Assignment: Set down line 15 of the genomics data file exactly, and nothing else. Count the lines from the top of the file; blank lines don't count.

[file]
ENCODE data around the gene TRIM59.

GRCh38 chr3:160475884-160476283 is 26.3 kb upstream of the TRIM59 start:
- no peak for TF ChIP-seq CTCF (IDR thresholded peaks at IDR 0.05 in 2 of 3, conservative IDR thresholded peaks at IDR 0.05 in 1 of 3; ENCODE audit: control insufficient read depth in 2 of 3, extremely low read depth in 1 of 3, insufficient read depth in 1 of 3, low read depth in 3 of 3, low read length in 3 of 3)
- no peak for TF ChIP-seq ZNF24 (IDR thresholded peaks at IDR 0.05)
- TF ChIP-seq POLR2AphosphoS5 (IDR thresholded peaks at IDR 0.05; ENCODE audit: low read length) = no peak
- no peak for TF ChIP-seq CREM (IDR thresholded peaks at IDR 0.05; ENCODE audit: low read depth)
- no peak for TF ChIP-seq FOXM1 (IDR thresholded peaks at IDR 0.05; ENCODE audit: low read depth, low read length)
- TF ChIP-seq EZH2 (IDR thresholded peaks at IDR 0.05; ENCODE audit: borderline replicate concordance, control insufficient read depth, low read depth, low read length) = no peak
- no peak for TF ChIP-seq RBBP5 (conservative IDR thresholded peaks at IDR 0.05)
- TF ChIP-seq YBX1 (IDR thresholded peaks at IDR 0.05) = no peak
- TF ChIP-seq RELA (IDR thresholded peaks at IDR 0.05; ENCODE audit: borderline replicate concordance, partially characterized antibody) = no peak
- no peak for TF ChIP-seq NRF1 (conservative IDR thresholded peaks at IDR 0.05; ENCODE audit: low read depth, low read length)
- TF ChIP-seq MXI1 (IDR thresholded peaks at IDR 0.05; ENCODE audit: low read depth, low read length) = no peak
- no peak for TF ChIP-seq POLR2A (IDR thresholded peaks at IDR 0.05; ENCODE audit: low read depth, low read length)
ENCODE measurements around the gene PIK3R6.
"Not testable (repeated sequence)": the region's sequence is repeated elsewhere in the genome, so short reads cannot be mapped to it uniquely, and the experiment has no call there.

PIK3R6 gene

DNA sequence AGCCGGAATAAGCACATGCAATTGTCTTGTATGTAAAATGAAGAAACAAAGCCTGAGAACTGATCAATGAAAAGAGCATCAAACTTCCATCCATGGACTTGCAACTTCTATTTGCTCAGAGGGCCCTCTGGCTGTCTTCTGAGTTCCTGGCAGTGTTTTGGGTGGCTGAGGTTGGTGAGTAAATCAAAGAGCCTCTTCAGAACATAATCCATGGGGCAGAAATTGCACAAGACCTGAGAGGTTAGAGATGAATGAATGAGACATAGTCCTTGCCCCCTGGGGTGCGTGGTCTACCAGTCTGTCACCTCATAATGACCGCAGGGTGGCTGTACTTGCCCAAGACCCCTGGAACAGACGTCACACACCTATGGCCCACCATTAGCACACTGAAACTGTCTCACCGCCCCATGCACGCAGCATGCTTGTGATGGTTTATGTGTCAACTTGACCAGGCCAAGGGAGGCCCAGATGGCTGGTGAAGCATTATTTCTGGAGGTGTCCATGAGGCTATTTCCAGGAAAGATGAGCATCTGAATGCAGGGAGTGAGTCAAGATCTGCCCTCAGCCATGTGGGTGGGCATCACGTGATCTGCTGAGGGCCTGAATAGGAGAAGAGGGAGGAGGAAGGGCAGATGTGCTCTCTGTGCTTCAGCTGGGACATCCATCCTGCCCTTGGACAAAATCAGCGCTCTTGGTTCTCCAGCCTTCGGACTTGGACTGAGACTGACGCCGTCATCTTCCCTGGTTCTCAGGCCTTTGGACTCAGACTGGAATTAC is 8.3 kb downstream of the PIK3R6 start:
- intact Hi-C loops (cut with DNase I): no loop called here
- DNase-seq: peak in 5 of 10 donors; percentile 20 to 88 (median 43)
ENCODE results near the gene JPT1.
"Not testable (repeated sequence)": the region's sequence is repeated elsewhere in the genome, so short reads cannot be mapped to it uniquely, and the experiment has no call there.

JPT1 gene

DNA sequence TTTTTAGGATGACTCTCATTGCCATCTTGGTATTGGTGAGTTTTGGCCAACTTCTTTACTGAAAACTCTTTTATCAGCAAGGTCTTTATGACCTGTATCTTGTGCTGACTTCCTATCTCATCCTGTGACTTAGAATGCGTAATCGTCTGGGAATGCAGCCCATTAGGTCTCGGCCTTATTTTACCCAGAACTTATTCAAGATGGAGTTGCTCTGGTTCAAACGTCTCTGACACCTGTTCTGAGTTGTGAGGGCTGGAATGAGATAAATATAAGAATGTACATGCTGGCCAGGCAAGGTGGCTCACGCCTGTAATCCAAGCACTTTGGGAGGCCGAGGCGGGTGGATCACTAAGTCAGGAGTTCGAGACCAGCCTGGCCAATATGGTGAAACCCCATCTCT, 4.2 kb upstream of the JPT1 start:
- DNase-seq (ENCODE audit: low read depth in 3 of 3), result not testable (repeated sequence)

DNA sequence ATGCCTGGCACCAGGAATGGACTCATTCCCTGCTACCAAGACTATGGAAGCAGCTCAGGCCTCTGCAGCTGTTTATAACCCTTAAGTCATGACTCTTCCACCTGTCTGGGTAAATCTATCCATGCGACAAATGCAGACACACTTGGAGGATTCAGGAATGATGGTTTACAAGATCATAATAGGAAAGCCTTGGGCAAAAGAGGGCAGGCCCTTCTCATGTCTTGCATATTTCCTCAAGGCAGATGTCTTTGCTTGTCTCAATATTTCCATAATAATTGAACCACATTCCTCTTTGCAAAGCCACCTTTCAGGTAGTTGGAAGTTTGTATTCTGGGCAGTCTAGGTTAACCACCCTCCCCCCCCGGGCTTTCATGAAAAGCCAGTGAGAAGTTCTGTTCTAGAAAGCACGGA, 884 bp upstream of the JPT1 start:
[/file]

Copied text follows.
ENCODE measurements around the gene PIK3R6.